Pope’s Revenge – The East German government built this communication tower in the 1960’s to make a statement about their technical prowess. A design glitch became evident after the tower was completed. The sun’s reflection in the main part of tower just happened to make a cross. This was a huge embarrassment to a government which sponsored atheism as the official state religion. Berliners started calling the cross the Pope’s Revenge.

I enjoyed seeing the German Reichstag (parliament) building. The glass dome symbolizes transparency in government. The public can walk to the top of the dome and look down into parliament sessions, and their visible presence above is intended to remind parliament members about the people they serve.

Gates of Babylon – When I was Iraq I flew over the ruins of Bablyon in a helicopter. The site features a replica of the famous Ishtar gate entrance, as the original is the in Permagon museum in Berlin. I sought this structure out during my free time. As I passed through the Ishtar gate I thought about how Alexander the Great had once walked underneath the same arch. The gate was also too big for my camera so I am inserting an internet picture of it.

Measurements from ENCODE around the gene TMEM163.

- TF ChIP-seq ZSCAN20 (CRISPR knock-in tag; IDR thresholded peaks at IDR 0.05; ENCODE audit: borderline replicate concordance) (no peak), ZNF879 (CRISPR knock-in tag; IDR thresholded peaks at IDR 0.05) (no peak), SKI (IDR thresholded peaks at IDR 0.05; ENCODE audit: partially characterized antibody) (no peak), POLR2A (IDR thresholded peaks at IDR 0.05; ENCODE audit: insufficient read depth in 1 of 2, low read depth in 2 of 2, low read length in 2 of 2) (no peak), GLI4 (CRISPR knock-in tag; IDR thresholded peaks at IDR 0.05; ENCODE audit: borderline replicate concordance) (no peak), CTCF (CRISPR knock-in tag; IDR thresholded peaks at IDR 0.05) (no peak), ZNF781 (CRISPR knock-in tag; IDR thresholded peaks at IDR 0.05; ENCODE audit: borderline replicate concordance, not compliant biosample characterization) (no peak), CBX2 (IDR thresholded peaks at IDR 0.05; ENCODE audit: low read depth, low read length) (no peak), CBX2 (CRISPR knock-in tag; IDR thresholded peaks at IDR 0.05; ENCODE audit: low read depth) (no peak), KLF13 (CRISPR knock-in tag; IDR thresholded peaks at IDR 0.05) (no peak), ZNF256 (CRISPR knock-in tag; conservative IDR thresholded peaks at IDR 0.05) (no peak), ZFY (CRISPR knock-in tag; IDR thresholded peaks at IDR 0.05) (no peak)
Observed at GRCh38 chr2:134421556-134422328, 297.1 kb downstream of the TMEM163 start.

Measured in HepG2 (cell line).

Here is my picture of one of the lions.

My tour included a dinner at a lakeside resort in an area which once served as a hunting ground for Prussian kings. I had the venison dish, and other guests had a traditional ham hock.

The signature dish of Berlin is Currywurst. Curry powder on top of ketchup makes for an interesting taste. Adding mayonnaise to fries is common throughout Europe.

Public Nudity – Our tour bus drove by one of many public parks designated as nude sunbathing areas. This is a common and accepted practice in Berlin and other parts of Germany. Even mainstream business professionals will strip off their suits during lunch breaks and catch a few rays au naturale. I was in a museum which depicted life in East Germany before the wall came down. It had a panel about how nudism and skinny dipping had its roots as a form of passive resistance to the authoritarian government. A survey at the time revealed 4 out of 5 East Germans had participated in some type of nude sunbathing, and 9 out of 10 did not have a moral problem with the practice. Advocates of the movement outfoxed government officials by saying the nudism lifestyle supported socialist ideals because all social class distinction is removed along with the clothing and everyone stands in front of each other as equals.